A Tale of Two Piggies: The Heritage Difference

by Louise Geller

If like me, you grew up finding pork largely unimpressive, it’s time to take a second look at what it was meant to be. In the US, the pork industry has spent years taking one of the most naturally delicious animals in the world and breeding the flavor right out of it. The vast majority of pork on the US market is bred for leanness and consistency, and as such as become dull, boring and predictable. Where’s the flavor? I’ve always struggled to understand why “the other white meat” would be a good thing. Heritage breeds like Mangalitsa and Berkshire will take your love of pork to the next level – and show you that this meat is in a class of its own.

Mangalitsa
Originally bred to be eaten only by Hungarian royalty, Mangalitsa still maintains a flavor that will make you feel like a king. If you’ve ever had Hungarian salami, you know Mangalitsa: smoky and rich, substantial in flavor and in texture. More and more, these fine pigs are being bred domestically. The meat is far too dark to ever be called “white meat,” and marbled beautifully. Don’t be turned off by the presence of a large amount of fat – these pigs are known for their fat and in many places raised especially for it. Mangalitsa lard is high in monounsaturated fat and oleic acid, making it lighter, cleaner, and yes, healthier. (Mind you, we’re not labeling lard a health food, but if you’re going to eat it – and let’s face it, you’re going to – it’s definitely the healthier option)

The Mangalitsa breed was saved from extinction in the latter half of the 20th century through the work of a group of Eastern European farmers who revived the breed from 200 surviving purebreds. Today they are becoming more and more widely available, though due to their substantial requirements for food and space it is still a skilled farmer who decides to raise a herd of Mangalitsas. Lucky for us, Mosefund farm in New Jersey is doing just that, and you can get a taste the heritage difference with their fantastic bacon.

Berkshire
Perhaps the most well-known of the heritage breeds, Berkshire pigs originated in Britain where, you guessed it, they were first bred to be consumed by the royal family. They have been bred now for over 300 years, and with good reason – Berkshire meat is sweet, rich and incredibly juicy.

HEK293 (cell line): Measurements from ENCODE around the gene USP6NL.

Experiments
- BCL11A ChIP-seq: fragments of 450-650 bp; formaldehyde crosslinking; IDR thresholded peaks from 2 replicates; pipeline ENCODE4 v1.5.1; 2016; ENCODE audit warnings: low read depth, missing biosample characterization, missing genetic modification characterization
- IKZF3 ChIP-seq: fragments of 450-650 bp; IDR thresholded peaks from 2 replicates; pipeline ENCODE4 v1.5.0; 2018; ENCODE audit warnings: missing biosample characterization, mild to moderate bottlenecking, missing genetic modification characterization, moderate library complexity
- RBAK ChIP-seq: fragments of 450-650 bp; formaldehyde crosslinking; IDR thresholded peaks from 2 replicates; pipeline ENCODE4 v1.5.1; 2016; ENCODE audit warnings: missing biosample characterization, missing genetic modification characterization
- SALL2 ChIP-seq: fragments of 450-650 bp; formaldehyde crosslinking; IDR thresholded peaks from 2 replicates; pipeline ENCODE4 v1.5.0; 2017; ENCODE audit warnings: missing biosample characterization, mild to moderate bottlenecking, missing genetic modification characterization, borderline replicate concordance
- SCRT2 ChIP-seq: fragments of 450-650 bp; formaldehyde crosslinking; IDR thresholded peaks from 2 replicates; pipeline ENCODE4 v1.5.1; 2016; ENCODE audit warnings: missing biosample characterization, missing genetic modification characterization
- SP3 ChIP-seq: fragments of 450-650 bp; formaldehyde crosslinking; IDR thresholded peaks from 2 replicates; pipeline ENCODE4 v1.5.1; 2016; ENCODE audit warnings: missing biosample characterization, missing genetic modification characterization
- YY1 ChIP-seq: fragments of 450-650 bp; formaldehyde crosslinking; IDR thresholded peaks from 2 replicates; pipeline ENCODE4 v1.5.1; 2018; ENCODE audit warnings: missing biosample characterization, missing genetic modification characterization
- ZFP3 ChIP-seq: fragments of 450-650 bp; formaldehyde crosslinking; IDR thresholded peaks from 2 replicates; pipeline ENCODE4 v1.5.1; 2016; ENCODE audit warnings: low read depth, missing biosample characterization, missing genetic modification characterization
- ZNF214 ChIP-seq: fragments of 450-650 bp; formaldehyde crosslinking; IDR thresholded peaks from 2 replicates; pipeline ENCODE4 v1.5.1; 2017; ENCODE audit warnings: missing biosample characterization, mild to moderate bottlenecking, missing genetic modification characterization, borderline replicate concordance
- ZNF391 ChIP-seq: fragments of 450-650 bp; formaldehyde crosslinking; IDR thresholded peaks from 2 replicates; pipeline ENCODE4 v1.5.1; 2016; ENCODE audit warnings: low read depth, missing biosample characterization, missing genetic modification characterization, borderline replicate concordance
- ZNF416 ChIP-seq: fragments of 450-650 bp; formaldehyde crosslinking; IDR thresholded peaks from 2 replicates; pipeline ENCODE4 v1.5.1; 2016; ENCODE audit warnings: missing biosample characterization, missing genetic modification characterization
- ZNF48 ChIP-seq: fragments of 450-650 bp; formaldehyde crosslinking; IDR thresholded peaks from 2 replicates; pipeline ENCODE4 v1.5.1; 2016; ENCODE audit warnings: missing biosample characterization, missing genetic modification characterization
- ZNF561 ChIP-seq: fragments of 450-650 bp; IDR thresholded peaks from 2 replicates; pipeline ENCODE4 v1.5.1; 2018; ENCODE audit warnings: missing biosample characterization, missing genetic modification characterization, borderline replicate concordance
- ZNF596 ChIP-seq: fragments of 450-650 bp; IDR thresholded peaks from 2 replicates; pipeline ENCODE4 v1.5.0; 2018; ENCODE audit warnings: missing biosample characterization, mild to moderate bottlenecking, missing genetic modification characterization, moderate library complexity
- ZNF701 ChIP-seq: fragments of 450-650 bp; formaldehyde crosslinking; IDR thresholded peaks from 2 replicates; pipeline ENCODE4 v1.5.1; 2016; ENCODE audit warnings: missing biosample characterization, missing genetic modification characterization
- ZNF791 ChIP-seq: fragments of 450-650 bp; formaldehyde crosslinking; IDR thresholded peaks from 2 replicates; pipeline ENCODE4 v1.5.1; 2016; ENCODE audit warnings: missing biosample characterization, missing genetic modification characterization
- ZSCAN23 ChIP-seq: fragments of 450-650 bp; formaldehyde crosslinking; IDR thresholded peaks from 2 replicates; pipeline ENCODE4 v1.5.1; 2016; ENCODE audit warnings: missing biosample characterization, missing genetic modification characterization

Berkshires were first brought to the USA in 1823 and were initially assimilated into the general pork population – luckily they were rescued from a future of mediocrity in 1875 when a group of breeders who recognized the importance of keeping the breed pure established the American Berkshire Association. Look for the “100% Pure Berkshire Pork” label – this means the producer is a member of the association. Olli Salumeria combines Mangalitsa and Berkshire pork to make their phenomenal salami.

These are just a few of the awesome heritage breeds on the market in the US today – and it is well worth the effort to seek them out for all your pork consumption needs. You’ll never look back!

Sauce Vierge a la Murray’s from Veritas Restaurant

Veritas means truth, and nothing could be more true than saying we love working with Veritas Restaurant in NYC.  And it just so happens that Chef Sam Hazen Veritas loves Chiarentana’s Leccino extra virgin olive oil. Here Chef Hazen shares his recipe for sauce vierge,  perfect to drizzle over grilled meat or fish or use as a bread dipping sauce.  We whipped this up to give it a try a few days ago over some chicken — which we photographed first of course.  The results were palate-pleasing —  try this at home and tell us what you think!

Sauce Vierge a la Murray’s

1/2 qt. Chiarentana Leccino

6 cloves garlic, crushed